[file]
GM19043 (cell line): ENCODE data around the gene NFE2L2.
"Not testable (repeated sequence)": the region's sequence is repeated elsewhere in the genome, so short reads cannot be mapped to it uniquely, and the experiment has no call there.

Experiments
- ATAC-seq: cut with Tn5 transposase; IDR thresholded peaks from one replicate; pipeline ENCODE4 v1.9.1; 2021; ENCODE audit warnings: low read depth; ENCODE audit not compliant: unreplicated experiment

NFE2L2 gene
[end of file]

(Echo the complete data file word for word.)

GM19043 (cell line): ENCODE data around the gene NFE2L2.
"Not testable (repeated sequence)": the region's sequence is repeated elsewhere in the genome, so short reads cannot be mapped to it uniquely, and the experiment has no call there.

Experiments
- ATAC-seq: cut with Tn5 transposase; IDR thresholded peaks from one replicate; pipeline ENCODE4 v1.9.1; 2021; ENCODE audit warnings: low read depth; ENCODE audit not compliant: unreplicated experiment

NFE2L2 gene